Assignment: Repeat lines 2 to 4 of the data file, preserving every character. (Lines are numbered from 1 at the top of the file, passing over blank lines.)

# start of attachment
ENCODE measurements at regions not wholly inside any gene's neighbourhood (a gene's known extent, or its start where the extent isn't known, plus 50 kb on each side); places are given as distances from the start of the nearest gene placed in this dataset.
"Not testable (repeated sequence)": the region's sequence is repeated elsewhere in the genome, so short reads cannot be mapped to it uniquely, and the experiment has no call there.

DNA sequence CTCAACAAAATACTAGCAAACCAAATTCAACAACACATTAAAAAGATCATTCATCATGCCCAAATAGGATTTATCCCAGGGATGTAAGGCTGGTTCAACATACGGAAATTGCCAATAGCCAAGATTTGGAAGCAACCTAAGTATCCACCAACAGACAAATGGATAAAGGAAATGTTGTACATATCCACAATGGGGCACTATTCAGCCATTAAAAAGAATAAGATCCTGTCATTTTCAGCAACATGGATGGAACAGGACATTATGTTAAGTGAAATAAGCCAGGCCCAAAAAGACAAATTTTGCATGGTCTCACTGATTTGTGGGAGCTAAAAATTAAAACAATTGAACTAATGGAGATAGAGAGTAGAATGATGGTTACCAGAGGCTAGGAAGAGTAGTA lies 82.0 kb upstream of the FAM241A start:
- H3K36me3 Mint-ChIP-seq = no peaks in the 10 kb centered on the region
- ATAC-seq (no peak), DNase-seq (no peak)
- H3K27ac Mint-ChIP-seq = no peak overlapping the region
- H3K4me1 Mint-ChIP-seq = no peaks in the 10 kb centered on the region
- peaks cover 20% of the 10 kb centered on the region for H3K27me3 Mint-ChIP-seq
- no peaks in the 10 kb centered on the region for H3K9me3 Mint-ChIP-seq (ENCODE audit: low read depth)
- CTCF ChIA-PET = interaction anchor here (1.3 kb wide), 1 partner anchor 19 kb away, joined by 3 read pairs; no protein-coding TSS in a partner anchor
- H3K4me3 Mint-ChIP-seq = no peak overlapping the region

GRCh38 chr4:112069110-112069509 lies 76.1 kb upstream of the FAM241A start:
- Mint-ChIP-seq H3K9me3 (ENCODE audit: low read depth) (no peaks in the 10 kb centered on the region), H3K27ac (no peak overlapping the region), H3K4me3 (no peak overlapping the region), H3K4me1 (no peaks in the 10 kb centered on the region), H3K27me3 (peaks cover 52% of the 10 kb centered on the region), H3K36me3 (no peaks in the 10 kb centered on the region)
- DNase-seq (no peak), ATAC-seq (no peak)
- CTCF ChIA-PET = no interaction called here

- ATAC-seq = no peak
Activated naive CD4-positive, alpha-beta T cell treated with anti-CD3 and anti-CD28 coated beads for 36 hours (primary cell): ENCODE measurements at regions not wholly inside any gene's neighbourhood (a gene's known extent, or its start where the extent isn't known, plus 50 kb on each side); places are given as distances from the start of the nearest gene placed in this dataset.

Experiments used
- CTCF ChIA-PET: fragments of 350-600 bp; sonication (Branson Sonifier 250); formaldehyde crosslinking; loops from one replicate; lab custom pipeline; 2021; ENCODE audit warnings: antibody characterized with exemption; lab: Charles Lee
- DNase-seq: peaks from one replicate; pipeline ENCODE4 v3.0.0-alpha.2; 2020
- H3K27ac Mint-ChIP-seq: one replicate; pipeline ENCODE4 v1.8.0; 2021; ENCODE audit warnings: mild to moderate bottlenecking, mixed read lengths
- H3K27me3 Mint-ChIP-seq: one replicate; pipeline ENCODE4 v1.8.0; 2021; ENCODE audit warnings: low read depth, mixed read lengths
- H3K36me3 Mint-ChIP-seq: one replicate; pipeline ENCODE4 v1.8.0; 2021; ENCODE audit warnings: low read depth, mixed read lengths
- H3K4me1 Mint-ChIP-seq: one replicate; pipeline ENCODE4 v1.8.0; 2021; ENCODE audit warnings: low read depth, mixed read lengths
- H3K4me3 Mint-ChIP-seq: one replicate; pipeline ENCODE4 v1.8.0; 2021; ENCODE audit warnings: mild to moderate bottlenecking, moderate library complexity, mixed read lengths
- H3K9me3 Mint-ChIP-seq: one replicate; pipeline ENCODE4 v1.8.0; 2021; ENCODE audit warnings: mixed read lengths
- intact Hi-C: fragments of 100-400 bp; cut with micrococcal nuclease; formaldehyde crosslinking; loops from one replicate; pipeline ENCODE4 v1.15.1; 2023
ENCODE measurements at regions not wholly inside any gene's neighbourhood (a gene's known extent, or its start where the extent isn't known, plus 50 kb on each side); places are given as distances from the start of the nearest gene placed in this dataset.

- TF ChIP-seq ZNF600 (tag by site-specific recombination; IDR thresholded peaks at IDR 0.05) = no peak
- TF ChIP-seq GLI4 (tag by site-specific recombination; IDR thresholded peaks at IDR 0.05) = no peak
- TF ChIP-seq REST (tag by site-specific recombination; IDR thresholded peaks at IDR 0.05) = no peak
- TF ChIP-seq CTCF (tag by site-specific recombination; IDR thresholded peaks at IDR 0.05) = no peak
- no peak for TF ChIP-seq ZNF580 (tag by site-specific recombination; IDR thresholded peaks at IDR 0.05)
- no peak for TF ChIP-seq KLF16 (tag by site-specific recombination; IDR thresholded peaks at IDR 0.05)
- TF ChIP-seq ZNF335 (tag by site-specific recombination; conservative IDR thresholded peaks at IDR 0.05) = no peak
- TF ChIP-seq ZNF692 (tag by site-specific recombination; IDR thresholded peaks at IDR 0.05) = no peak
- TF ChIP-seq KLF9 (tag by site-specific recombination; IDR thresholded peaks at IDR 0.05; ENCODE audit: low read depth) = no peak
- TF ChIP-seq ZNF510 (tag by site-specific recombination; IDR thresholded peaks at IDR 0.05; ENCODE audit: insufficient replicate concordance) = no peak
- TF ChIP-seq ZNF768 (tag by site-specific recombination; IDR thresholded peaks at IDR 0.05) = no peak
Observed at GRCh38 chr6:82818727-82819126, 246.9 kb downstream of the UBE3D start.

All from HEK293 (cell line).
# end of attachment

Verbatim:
"Not testable (repeated sequence)": the region's sequence is repeated elsewhere in the genome, so short reads cannot be mapped to it uniquely, and the experiment has no call there.

DNA sequence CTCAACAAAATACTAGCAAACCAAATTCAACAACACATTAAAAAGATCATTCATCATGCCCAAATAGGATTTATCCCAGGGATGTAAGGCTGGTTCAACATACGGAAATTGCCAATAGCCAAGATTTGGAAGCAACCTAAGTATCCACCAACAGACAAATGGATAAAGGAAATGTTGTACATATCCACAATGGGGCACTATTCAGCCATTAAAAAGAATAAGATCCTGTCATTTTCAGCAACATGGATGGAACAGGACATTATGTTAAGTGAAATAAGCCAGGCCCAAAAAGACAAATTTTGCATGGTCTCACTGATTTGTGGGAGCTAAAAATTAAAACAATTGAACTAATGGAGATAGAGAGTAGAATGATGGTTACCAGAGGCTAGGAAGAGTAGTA lies 82.0 kb upstream of the FAM241A start:
- H3K36me3 Mint-ChIP-seq = no peaks in the 10 kb centered on the region